Life. Never straightforward, is it? Even if yours is as straight as an arrow, the universe will find a way to make it um, more interesting. Cue Covid, which upended the world and its ways.

If you told me in 2019 that I’d be here writing an owner’s review of an SUV, never mind one that has a CVT, I’d have asked you to take a Himalayan hike. But here I am, five months into Perodua Ativa ownership and responding to the bosses’ request for an account.

It’s from a unique perspective – given where I’m coming from (pre-Covid, I had two manual coupes), my history (this is my first ever automatic), my status (no family, I don’t need more than two seats) and my job (despite all of the above, I’m familiar with SUVs) – so my notes might not be applicable to everyone. What’s annoying to me may be invisible to you, vice versa.

Also, it’s my first time reviewing a car that I own, and I realise that it’s very different from the review of a test unit, which we typically borrow for a few days. Living with a car for an extended period means that some initial observations are amplified with time, some become non-issues, some things matter more and some less. The daily routine has unearthed new points, too.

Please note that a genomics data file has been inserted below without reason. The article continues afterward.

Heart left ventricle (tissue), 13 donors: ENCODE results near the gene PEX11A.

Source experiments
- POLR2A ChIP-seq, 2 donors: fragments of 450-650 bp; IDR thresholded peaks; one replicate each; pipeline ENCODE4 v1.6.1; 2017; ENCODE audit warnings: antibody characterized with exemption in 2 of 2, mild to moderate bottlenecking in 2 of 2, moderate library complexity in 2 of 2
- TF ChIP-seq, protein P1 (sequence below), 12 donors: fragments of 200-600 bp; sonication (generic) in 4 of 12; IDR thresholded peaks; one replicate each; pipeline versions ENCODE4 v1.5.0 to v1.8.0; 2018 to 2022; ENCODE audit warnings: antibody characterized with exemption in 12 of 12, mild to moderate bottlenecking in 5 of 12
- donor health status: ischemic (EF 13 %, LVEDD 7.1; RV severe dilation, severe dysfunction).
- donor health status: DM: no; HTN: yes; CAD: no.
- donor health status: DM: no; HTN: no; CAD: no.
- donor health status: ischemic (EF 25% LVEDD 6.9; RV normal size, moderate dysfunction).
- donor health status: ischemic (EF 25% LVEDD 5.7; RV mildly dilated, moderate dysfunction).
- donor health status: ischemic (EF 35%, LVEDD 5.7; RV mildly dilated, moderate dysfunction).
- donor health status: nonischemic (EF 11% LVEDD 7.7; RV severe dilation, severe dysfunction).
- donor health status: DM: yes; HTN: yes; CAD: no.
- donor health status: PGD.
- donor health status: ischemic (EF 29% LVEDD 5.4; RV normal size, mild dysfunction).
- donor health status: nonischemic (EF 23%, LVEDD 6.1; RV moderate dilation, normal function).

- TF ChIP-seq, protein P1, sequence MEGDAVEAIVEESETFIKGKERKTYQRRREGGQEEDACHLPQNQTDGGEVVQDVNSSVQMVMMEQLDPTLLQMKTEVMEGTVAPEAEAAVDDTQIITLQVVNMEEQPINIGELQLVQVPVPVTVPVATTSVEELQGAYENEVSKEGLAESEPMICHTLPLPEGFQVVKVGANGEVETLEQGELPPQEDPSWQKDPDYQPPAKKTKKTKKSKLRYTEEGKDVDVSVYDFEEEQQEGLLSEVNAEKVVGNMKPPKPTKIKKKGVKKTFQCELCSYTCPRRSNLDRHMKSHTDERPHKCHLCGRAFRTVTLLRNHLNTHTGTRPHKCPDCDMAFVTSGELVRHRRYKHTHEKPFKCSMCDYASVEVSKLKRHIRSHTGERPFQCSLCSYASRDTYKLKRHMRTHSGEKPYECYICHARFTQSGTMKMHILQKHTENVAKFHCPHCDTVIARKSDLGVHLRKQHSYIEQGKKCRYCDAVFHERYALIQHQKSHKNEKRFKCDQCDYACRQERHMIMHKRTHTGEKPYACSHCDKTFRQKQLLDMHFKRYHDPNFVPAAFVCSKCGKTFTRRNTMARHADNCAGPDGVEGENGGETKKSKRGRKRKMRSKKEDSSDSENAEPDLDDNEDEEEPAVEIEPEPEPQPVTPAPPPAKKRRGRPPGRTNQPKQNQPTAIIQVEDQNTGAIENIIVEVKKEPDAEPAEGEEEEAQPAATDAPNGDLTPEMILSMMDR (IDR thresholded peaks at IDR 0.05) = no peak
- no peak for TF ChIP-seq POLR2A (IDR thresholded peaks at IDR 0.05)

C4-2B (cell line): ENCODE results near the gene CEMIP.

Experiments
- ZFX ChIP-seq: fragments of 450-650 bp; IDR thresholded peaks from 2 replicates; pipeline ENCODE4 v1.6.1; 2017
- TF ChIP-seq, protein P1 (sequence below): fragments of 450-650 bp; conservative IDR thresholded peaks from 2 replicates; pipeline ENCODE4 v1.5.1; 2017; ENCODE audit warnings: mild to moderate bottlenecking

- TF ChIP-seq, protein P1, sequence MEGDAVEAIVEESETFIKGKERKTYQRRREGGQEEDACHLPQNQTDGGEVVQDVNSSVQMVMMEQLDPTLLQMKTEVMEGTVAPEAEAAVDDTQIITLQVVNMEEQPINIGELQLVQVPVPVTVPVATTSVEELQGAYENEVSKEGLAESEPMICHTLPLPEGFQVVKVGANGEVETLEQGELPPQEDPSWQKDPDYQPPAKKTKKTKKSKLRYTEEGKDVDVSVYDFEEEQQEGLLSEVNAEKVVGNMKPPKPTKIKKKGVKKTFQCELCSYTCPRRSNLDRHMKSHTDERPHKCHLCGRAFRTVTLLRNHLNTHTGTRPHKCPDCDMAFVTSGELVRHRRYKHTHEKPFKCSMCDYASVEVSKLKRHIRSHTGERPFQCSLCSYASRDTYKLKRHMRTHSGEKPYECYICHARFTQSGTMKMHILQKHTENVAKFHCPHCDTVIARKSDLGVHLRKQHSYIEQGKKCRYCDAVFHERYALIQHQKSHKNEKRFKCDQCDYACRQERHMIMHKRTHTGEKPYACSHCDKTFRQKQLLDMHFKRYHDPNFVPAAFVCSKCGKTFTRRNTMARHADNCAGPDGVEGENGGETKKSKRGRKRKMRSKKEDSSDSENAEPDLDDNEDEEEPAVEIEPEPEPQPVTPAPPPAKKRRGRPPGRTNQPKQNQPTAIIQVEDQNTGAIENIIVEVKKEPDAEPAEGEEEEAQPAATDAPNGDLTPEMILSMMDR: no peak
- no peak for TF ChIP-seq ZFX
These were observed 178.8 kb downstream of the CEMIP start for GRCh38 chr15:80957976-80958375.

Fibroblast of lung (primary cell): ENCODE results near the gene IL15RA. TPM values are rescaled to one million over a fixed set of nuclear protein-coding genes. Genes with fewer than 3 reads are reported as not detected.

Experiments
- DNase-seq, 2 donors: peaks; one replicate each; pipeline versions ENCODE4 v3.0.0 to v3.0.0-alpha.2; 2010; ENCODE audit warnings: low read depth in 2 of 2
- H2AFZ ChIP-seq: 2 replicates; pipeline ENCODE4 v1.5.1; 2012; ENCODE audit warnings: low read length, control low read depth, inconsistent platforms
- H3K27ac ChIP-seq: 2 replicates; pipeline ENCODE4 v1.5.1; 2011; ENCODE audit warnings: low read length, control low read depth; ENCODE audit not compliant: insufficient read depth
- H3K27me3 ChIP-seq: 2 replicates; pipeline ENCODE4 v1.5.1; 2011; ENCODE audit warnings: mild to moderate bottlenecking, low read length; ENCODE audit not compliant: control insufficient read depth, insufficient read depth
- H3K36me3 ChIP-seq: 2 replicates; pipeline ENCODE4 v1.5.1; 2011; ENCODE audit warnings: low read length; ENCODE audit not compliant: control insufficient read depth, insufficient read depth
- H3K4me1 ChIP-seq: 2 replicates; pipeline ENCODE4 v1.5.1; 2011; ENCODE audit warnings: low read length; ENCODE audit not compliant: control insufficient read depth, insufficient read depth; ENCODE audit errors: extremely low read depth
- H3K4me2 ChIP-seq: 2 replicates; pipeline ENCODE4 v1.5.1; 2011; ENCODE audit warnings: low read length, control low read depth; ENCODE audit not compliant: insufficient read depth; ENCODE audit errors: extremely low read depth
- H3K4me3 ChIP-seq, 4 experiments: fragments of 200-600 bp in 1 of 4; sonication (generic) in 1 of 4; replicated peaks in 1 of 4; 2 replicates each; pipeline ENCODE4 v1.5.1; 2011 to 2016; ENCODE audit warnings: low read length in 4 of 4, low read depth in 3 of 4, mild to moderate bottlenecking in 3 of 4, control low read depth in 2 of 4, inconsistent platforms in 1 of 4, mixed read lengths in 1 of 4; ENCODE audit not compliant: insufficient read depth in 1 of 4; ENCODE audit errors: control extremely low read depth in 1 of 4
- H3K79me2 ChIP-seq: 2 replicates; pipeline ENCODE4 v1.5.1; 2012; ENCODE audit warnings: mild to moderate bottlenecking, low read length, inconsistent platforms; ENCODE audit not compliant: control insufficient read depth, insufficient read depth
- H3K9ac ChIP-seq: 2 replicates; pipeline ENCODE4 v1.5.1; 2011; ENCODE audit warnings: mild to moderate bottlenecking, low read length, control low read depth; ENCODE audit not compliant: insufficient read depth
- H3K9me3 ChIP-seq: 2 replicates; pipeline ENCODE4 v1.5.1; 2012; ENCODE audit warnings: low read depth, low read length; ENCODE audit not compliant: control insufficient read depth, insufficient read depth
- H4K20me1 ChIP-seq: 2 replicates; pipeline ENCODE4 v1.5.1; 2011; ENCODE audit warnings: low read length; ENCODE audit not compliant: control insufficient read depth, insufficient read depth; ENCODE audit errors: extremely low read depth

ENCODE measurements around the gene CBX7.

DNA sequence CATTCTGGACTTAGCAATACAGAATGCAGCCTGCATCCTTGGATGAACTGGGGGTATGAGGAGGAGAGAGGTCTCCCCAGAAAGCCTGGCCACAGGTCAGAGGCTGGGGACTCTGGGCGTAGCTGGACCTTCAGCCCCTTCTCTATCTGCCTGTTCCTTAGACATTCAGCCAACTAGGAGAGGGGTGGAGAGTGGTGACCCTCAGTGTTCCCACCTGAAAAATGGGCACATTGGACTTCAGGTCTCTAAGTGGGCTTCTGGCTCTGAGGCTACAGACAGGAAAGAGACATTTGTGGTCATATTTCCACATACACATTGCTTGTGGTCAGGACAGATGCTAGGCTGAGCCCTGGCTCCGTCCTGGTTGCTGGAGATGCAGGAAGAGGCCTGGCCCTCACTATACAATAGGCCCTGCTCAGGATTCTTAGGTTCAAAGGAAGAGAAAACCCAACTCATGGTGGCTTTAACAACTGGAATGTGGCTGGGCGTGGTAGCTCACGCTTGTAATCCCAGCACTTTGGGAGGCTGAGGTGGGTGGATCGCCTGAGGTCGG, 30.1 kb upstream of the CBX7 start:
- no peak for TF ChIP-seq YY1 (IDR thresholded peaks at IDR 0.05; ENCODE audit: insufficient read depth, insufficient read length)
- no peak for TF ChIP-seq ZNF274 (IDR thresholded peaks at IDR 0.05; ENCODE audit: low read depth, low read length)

As such, what I think of the Ativa today might differ from my first impressions, as well as Hafriz’s review. Once again, these are personal views from a unique perspective and usage, and points raised may not apply to others.

Why the Ativa?

Without going into too much detail, priorities changed, my car life needed a reset, and the Ativa is a candidate that fulfils my current needs from a daily ride.

I experimented with a Myvi and King Unicorn (surely the G3 1.3L manual is rarer than Ferraris) was the perfect pandemic partner – eminently practical and fantastically frugal, while expertly blending into a sparse landscape (remember the early MCO days?), even in Peppermint Green.